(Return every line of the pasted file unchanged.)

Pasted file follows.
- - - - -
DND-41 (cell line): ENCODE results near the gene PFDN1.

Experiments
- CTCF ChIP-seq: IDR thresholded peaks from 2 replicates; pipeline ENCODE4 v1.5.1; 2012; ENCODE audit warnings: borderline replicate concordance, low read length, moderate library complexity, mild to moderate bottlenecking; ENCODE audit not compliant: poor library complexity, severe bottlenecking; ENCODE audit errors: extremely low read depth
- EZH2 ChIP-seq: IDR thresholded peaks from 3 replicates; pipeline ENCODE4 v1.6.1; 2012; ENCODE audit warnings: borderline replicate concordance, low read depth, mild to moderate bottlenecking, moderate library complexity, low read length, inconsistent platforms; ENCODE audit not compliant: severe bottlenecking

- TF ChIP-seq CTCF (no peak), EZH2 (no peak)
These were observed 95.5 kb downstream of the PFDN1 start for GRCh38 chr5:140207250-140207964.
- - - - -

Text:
DND-41 (cell line): ENCODE results near the gene PFDN1.

Experiments
- CTCF ChIP-seq: IDR thresholded peaks from 2 replicates; pipeline ENCODE4 v1.5.1; 2012; ENCODE audit warnings: borderline replicate concordance, low read length, moderate library complexity, mild to moderate bottlenecking; ENCODE audit not compliant: poor library complexity, severe bottlenecking; ENCODE audit errors: extremely low read depth
- EZH2 ChIP-seq: IDR thresholded peaks from 3 replicates; pipeline ENCODE4 v1.6.1; 2012; ENCODE audit warnings: borderline replicate concordance, low read depth, mild to moderate bottlenecking, moderate library complexity, low read length, inconsistent platforms; ENCODE audit not compliant: severe bottlenecking

- TF ChIP-seq CTCF (no peak), EZH2 (no peak)
These were observed 95.5 kb downstream of the PFDN1 start for GRCh38 chr5:140207250-140207964.